released January 1, 2013
HSDOM is the sporadically active project of Jochen Hartmann, who runs the equally sporadic Phaserprone label with Jonas Asher, releasing grim, obscurant electronica with plenty of blank, macabre overtures. His own work doesn't fall too far from this axis with his grids of moody step-sequencing that modulate above skeletal rhythms and alien dronescapes. The tape begins almost innocently reclaiming a pleasant synth sequence that could have come by way of Suzanne Ciani, but things take a dive down the rabbit hole from there with some aggressive synth percolations dotting a plodding rhythm, ending with a very creepy horror-film swarm of tinkling bells and disembodied voices. It's akin to the early '80s Skinny Puppy demos and the early manglings of Severed Heads from around the same time. Great stuff, in other words! The B side begins with an eerie, ghost broadcast tone that gasps with haunted melodies slowly augmented by cybernetic skitterings caught in a dub-echo miasma. As the tone collapses into a tesla-coil oscillation, HSDOM slowly pours over a boiling concoction of caustic distortion and white-hot static. The tape concludes with a darkening obfuscation of Oneohtrix Point Never's sci-fi angularity through disjointed rhythms and tone clusters. Recommended. C40. Limited to 100 copies.
Secret Decoder review:
Okay, everyone. Let’s unplug our synthesizers and pack in all the pedals. Jochen Hartmann is still putting out HSDOM music and everything else is pointless. We did our best, but Hartmann can take it from here. The overall existence and presence of Granite IV falls in line with Hartmann’s M.O. Abruptly released in a run of just 100 copies without any real heads up, the tape came out of nowhere, similar to the way in which Hartmann operates his own Phaserprone label, which he runs alongside fellow UW OWL-er Jonas Asher. What’s most surprising about this is that it isn’t another self-release, it’s on seminal obscuro label Black Horizons. Label matters aside, this is classic Hartmann, which is to say it’s a pristinely sardonic sonic experience.
The bleak and black post industrialism HSDOM perpetuates is as artistic and exploratory as it is affectingly nihilistic and beautiful. The mechanical hum of ‘disregarded’ machines (mostly synths and drum machines) as they produce their programmed emissions in tandem with an inhuman rhythms; inhuman not because they’re technically impossible to perform, but because they are so utilitarian. I’d be remiss to call it a beat, but the organized patterns of percussive noise loops endlessly, like a languid perpetual motion machine designed by a brilliant drunkard in his spare time.
“Der Ozean” opens with a bubbly (think cauldron) synth patch that seems freshly woken from some hibernation, or a long unappreciated piece of machinery exploring a new-found use. The unassuming melody communicates a nefarious charm, evident throughout the rest of the tape. The notes subtly stab like a dull blade that gouges and tears slowly.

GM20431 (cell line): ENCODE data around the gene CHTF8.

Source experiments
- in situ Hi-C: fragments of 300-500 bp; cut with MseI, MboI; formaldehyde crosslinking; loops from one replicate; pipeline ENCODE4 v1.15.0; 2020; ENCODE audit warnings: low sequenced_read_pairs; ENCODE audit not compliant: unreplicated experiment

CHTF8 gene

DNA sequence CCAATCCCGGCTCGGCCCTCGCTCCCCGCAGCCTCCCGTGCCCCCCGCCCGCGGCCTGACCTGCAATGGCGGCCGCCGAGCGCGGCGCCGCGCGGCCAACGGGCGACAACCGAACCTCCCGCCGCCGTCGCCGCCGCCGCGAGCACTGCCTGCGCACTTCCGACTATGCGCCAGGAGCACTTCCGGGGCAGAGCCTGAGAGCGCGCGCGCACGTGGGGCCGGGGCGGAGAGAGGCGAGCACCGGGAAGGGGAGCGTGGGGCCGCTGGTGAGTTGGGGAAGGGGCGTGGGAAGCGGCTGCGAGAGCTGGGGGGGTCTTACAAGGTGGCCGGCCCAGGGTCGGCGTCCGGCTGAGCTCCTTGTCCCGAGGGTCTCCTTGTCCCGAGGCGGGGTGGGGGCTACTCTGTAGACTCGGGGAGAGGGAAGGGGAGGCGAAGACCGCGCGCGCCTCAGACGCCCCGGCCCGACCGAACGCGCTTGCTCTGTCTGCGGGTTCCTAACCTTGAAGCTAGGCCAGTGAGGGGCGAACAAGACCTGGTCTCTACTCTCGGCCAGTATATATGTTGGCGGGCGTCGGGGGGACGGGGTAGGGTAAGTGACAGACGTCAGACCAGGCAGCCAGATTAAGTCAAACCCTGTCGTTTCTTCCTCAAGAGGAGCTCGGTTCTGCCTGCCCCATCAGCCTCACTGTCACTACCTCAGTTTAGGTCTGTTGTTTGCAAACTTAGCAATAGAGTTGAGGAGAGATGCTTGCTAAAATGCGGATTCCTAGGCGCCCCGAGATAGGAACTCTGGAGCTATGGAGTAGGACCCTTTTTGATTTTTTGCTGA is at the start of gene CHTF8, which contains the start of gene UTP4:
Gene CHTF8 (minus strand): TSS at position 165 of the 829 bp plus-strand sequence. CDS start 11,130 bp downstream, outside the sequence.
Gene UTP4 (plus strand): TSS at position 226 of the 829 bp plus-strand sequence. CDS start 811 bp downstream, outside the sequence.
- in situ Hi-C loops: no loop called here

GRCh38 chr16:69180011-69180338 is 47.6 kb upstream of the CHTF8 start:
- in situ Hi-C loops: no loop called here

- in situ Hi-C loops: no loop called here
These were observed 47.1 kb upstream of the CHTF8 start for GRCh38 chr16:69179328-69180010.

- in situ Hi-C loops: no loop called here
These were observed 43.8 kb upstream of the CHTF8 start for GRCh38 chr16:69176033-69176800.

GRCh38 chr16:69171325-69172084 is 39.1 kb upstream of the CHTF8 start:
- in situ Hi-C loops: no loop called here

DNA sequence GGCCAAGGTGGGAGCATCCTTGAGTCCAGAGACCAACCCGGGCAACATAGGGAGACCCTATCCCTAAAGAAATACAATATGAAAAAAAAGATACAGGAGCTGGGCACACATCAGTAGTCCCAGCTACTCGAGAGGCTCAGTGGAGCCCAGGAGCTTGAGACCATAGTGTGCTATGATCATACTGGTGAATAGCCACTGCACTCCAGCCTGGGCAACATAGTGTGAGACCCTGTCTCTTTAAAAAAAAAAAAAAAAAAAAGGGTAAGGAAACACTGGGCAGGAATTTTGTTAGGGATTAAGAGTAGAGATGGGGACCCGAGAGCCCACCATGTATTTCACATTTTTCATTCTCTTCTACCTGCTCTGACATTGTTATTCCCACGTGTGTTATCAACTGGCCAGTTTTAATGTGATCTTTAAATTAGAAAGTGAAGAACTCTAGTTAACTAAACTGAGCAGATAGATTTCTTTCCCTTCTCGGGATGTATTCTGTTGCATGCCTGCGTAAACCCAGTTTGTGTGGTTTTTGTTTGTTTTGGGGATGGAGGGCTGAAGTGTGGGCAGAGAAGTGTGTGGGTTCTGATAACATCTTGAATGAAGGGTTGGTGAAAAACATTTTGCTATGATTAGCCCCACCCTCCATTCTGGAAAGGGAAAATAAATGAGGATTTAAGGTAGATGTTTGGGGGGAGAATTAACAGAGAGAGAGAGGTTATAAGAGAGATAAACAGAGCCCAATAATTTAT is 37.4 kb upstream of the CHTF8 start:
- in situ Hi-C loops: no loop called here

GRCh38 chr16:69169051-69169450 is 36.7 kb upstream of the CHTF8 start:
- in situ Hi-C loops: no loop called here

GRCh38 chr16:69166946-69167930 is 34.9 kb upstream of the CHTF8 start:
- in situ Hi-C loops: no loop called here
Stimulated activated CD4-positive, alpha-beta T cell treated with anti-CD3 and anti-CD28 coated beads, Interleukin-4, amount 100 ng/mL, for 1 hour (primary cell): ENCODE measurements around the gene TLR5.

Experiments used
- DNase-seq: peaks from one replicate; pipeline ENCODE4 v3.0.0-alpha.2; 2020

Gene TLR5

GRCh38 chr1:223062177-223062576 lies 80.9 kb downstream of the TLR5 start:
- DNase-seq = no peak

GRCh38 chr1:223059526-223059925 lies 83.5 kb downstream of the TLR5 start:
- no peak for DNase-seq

“Granite Tomb” and “Gate” survey a soot-coated scene of urban interaction, soundtracked by a murderous broadcast of stray signals and calls of distress. Like an out-take from a Gaspar Noé film, unsettling low-ends form the basis of a constantly warped and heaving mise-en-scène. There’s enough narrative provided to make it clear you don’t want to serve as a witness, but it’s impossible to look away. Errant recordings and transmissions buzz through space babbling incoherent visions and revelations. The grim narrative also highlights Hartmann’s undeniable fixation with the frozen, nihilistic aesthetic of black metal; a theme that uncovers itself from time to time on other Hartmann-related projects and somewhat in Phaserprone’s design. The intro of “Granite Tomb” sounds like a worn and warped copy of a Darkthrone demo, played back from a deck with dying batteries. A-side closer “Leichen Im Sand/Exogenesis” provides a brief flash of sparkling beauty amidst a cloud of ash and smoke. The scene is momentary, giving way to a suite of random keyboard tones and gritty sounds.
B-side opener “Stille In Der Fussgängerzone” is the longest track here, allowing ample space for the sole drone track to really sink in. Frigid tones of sustained notes cross paths in the subtlest of ways, creating a natural middle tone that pierces as it envelops. It’s dark ambient, but only in its demeanour and intent. There are no corny effects or stilted tricks here, just frozen drifts of stagnant sound. The song eventually dissolves, making way for more of the welcomed brutality of the tape’s A-side. Closing suite “Hinter Karstadt” and “Der Stausee” couples the abandoned vagueness of the previous track while perpetrating an ugly play on cheap keyboards and clipped, sampled percussion. A hollow sample of processed drumming on (possibly) PVC pipe patters atop shifty synth chords and a haunted, vacant melody. Although Hartmann skirted the recent anarchic improvisations of his recent NIL project (also with Asher) this time around, the residual chaos is undeniably present.